President of the Democratic Republic of the Congo Joseph Kabila Kabange says "there is no further reason" to prevent Sunday's presidential election after two years of delays. Picture: Frank Franklin II/AP

Kinshasa, Congo - Congo's leader says "there is no further reason" to prevent Sunday's presidential election after two years of delays, but he blames a deadly Ebola outbreak for the last-minute decision to keep an estimated 1 million voters from the polls.

In an interview with The Associated Press, President Joseph Kabila says it would be a "disaster" if people vote Sunday in two large communities in the Ebola outbreak zone, asserting that "a single person" could infect scores or hundreds of others.

His comments Thursday evening contradict those of his own health officials.

Kabila, however, claimed that people could be infected as they use Congo's voting machines, which require tapping on a touchscreen to select candidates. A polling station could have 500 to 600 voters, and "this assumes that a lot of people will be contaminated," he said. Health officials have said voters will disinfect their hands before and after using the machines. Ebola, a hemorrhagic fever, is spread via infected bodily fluids.

The voting is delayed in Beni and Butembo — but not in other communities with confirmed Ebola cases — until March, long after the inauguration of Kabila's successor in January. Residents voted for Kabila in past elections but sentiment has turned in recent years amid persistent insecurity.

The delay has angered the opposition, which accuses the government of trying to ensure that Kabila's preferred successor is elected. Many Congolese believe Kabila will continue to wield power behind the scenes and protect his assets in a country with vast mineral wealth.

Protesters set up a barricade in the Eastern Congolese town of Beni. Picture: Al-hadji Kudra Maliro/AP

Protesters pointed out that life has continued in the outbreak zone, with schools open, people going to church and candidates holding campaign rallies. Kabila responded by saying such activities don't involve voting machines.

Sunday's election will have no trouble, Kabila added: "Rest assured, there will be peace." Police will be prepared to secure the population, he said. He dismissed opposition allegations that their campaigns had faced restrictions in recent weeks.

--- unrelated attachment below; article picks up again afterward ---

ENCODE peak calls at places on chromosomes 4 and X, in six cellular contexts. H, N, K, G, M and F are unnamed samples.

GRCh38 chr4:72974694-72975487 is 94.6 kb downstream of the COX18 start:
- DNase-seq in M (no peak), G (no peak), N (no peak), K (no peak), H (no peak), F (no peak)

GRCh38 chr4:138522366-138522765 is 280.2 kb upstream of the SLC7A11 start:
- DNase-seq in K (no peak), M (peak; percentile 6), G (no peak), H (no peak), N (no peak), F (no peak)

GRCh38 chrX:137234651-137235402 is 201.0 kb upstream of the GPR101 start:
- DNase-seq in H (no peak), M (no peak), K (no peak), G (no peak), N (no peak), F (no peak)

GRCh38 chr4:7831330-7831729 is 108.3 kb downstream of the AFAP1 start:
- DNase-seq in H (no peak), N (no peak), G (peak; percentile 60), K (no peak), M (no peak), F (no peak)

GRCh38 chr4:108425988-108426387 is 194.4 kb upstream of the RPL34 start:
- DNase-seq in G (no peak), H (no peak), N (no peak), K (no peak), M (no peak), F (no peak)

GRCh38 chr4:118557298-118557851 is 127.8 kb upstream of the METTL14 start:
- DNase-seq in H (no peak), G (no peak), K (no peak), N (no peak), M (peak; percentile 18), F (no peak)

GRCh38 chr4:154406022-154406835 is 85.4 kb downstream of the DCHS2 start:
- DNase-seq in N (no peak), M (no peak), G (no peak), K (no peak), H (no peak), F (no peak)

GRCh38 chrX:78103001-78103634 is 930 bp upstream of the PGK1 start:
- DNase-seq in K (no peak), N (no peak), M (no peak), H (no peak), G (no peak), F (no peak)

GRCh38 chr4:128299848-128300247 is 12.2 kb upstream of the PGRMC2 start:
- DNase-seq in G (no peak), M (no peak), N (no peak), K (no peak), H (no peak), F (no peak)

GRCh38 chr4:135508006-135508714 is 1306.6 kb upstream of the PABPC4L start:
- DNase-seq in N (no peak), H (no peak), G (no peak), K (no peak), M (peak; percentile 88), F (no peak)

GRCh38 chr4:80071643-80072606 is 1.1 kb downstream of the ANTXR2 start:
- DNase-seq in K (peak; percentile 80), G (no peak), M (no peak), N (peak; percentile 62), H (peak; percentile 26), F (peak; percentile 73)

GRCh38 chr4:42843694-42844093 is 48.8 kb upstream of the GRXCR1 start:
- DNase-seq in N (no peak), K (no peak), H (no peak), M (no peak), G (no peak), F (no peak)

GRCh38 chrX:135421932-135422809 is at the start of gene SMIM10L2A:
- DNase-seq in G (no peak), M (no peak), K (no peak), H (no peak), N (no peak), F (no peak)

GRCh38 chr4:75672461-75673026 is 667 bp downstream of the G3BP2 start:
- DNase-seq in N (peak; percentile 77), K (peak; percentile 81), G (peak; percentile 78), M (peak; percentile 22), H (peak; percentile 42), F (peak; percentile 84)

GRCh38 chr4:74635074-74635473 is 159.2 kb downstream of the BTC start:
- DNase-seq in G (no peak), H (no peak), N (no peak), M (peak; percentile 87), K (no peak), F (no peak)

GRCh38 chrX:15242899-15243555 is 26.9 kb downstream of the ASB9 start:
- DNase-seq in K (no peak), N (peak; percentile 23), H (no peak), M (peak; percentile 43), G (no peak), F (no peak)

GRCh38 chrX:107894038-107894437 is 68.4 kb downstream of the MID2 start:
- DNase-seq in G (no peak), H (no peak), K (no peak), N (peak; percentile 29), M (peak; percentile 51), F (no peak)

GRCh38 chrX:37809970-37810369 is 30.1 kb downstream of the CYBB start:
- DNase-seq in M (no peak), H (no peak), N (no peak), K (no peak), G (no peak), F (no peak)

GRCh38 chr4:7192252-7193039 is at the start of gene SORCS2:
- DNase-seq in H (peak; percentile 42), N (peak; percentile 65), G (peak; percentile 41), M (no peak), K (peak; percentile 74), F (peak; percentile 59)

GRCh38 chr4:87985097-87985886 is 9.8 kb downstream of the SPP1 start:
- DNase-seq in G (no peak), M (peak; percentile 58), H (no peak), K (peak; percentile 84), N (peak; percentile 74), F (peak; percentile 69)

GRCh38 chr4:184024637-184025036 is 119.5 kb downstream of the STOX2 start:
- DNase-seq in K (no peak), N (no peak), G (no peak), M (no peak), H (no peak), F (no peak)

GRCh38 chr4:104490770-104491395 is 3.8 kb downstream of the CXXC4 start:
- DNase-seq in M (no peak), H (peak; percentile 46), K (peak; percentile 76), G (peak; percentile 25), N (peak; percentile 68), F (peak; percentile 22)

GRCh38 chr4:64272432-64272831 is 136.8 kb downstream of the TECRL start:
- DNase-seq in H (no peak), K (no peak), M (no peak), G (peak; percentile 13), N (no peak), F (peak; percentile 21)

Congolese opposition presidential candidate Martin Fayulu poses for a portrait following an interview with the Associated Press in Kinshasa, Congo. Picture: Jerome Delay/AP

In a separate AP interview on Thursday, opposition candidate Martin Fayulu alleged that up to 5 million of Congo's 40 million voters won't be able to cast ballots on Sunday, claiming that voting machines had yet to be delivered to some areas. One election official has said machines have to be carried on the heads of porters through almost impenetrable bush to some polling stations.

The opposition coalition called for a nationwide "ghost town" strike on Friday but urged supporters to remain calm.

In the AP interview, Congo's president also sounded defiant in the face of international pressure over the election, delayed since late 2016. Kabila's foreign minister on Thursday ordered the European Union ambassador to leave the country within 48 hours, citing EU sanctions on Kabila's

Shadary, a former interior minister, is under an EU asset freeze and travel ban for obstructing Congo's electoral process and for a crackdown against protesters angry over the long-delayed vote. The EU prolonged the sanctions this month after Congo's foreign minister pleaded with EU foreign policy chief Federica Mogherini to lift them, even for a "probationary period."

An EU spokesperson on Friday called Congo's order "completely unjustified" and counterproductive "on the eve of very challenging elections." The statement noted that Congo's neighbours in an urgent meeting this week had condemned violence and called for an orderly vote.

Kabila, when asked what advice he had for his successor, replied: "The biggest recommendation is that he listen to the voice of the Congolese and not follow that of the United States, Europe or elsewhere."

Congo has resisted what it considers international meddling in the election, vowing to fund the vote itself. Western observer groups are notably absent.

"I have already said that Congo is not a beggar country," Kabila said.